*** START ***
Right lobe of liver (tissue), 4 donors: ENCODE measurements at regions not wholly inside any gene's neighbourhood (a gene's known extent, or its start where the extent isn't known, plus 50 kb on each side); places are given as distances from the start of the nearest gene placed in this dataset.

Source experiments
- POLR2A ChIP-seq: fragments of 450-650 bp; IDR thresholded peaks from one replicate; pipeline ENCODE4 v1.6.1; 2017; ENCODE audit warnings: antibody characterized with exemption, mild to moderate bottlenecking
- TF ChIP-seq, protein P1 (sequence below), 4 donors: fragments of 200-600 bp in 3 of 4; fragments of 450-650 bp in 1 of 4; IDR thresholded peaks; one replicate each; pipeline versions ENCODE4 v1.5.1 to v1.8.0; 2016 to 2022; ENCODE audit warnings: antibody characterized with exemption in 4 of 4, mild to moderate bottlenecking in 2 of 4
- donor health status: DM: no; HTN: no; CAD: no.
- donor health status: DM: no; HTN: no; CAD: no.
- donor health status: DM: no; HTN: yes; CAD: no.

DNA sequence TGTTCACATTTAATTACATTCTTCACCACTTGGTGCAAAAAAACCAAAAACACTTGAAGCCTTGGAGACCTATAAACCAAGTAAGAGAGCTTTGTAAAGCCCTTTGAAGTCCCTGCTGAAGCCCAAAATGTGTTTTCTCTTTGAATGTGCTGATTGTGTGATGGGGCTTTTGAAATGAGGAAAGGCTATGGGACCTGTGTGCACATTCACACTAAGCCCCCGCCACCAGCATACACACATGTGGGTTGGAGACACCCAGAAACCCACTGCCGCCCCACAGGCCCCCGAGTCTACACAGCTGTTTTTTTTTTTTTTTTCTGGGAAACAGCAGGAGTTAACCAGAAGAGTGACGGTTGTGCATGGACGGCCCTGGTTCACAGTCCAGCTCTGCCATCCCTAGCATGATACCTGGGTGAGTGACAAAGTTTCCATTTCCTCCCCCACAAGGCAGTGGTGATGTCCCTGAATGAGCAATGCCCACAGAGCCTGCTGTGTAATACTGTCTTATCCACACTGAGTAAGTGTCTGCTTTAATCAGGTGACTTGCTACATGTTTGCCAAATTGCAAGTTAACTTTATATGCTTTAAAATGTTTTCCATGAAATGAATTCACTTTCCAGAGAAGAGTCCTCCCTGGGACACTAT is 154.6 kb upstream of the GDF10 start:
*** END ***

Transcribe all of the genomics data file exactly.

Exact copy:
Right lobe of liver (tissue), 4 donors: ENCODE measurements at regions not wholly inside any gene's neighbourhood (a gene's known extent, or its start where the extent isn't known, plus 50 kb on each side); places are given as distances from the start of the nearest gene placed in this dataset.

Source experiments
- POLR2A ChIP-seq: fragments of 450-650 bp; IDR thresholded peaks from one replicate; pipeline ENCODE4 v1.6.1; 2017; ENCODE audit warnings: antibody characterized with exemption, mild to moderate bottlenecking
- TF ChIP-seq, protein P1 (sequence below), 4 donors: fragments of 200-600 bp in 3 of 4; fragments of 450-650 bp in 1 of 4; IDR thresholded peaks; one replicate each; pipeline versions ENCODE4 v1.5.1 to v1.8.0; 2016 to 2022; ENCODE audit warnings: antibody characterized with exemption in 4 of 4, mild to moderate bottlenecking in 2 of 4
- donor health status: DM: no; HTN: no; CAD: no.
- donor health status: DM: no; HTN: no; CAD: no.
- donor health status: DM: no; HTN: yes; CAD: no.

DNA sequence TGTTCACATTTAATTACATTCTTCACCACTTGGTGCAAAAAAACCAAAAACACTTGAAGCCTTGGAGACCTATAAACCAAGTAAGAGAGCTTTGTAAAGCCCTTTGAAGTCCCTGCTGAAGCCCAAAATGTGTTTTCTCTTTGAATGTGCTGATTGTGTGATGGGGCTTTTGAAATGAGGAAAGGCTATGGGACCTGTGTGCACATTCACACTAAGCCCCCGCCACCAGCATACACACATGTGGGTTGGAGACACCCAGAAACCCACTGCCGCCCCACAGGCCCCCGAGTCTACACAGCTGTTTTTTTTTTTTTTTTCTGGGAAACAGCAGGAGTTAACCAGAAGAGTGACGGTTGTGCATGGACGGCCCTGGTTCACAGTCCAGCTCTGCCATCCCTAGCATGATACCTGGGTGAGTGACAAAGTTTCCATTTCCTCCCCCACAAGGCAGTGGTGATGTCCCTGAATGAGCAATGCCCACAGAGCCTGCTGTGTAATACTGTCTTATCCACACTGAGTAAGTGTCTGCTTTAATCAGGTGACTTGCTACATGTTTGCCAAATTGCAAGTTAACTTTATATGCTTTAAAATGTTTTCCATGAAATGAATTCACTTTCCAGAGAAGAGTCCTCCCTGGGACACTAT is 154.6 kb upstream of the GDF10 start: